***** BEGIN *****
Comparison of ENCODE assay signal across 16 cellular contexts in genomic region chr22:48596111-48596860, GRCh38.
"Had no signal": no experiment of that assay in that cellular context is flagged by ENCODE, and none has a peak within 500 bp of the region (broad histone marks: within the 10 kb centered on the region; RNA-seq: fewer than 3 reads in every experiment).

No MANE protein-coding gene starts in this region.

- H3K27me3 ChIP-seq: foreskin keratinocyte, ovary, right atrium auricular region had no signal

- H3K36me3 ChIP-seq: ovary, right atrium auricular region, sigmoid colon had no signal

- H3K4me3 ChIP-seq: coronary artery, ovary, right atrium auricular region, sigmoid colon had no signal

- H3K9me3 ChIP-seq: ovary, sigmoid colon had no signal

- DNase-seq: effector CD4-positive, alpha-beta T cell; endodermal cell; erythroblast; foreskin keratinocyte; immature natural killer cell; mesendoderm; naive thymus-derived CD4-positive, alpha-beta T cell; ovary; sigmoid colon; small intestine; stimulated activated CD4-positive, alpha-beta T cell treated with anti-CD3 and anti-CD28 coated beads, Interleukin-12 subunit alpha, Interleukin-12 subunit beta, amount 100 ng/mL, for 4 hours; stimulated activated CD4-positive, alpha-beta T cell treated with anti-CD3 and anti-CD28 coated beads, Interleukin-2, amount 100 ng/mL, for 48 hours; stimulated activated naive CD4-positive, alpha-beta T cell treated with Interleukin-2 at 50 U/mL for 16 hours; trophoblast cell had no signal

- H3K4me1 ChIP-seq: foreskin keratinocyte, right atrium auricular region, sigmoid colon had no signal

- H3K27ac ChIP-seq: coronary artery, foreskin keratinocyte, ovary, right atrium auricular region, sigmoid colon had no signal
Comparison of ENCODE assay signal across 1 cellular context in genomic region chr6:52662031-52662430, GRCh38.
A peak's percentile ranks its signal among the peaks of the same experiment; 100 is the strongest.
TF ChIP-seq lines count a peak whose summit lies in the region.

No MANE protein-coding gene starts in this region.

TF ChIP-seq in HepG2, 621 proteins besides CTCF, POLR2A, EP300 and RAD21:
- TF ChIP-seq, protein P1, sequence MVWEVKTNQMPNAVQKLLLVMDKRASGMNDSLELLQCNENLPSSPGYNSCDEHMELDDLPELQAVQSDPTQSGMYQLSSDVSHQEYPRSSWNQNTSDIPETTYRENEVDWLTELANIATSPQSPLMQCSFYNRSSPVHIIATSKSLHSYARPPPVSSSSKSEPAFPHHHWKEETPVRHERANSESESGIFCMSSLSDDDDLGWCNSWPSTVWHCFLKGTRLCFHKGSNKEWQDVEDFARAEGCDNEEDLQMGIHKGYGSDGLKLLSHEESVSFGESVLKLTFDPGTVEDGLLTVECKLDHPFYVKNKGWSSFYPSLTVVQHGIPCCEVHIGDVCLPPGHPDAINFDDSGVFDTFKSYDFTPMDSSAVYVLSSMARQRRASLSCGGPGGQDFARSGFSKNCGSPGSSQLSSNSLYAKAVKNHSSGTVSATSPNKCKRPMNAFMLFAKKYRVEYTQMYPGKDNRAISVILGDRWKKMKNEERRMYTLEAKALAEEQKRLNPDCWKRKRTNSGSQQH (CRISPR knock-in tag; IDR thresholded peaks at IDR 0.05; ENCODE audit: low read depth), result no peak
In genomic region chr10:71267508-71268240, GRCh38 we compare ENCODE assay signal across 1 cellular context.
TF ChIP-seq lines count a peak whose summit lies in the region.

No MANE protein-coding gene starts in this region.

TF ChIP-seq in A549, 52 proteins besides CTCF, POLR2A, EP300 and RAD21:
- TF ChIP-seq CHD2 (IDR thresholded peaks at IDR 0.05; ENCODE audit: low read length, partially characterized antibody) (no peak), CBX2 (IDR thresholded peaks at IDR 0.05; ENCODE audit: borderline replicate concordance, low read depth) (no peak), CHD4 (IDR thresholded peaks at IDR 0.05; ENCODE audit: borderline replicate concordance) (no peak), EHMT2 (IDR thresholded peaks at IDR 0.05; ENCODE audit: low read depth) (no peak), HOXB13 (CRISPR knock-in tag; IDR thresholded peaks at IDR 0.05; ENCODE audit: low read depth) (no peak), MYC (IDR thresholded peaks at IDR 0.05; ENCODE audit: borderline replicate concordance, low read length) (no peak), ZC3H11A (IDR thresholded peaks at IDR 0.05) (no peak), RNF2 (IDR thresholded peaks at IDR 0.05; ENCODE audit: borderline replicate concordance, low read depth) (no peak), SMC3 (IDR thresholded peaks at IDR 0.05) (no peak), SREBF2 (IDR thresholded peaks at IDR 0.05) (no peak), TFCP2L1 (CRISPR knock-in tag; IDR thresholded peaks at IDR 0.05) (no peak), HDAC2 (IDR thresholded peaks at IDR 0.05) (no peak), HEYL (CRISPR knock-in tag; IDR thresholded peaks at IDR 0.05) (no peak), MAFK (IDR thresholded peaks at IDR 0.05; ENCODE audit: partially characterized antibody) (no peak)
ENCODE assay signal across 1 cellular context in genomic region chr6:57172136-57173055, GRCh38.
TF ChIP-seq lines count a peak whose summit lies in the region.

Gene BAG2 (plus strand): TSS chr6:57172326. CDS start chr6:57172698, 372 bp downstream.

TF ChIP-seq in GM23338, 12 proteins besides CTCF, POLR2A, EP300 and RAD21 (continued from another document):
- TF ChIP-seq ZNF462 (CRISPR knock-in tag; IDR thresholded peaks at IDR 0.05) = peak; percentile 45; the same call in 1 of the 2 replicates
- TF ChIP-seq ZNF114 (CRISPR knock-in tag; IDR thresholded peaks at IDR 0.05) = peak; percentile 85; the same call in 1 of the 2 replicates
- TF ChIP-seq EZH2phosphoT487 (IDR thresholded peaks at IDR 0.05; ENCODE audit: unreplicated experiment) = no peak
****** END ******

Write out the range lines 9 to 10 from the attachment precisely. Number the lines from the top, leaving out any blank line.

- H3K4me1 ChIP-seq: foreskin keratinocyte, right atrium auricular region, sigmoid colon had no signal

- H3K27ac ChIP-seq: coronary artery, foreskin keratinocyte, ovary, right atrium auricular region, sigmoid colon had no signal